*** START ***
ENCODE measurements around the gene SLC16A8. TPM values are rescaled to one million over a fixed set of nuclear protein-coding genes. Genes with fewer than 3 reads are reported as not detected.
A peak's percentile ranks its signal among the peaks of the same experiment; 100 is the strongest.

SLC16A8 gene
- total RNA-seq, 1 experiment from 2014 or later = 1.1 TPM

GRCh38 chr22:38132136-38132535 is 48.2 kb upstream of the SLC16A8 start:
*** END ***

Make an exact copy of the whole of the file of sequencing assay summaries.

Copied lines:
ENCODE measurements around the gene SLC16A8. TPM values are rescaled to one million over a fixed set of nuclear protein-coding genes. Genes with fewer than 3 reads are reported as not detected.
A peak's percentile ranks its signal among the peaks of the same experiment; 100 is the strongest.

SLC16A8 gene
- total RNA-seq, 1 experiment from 2014 or later = 1.1 TPM

GRCh38 chr22:38132136-38132535 is 48.2 kb upstream of the SLC16A8 start: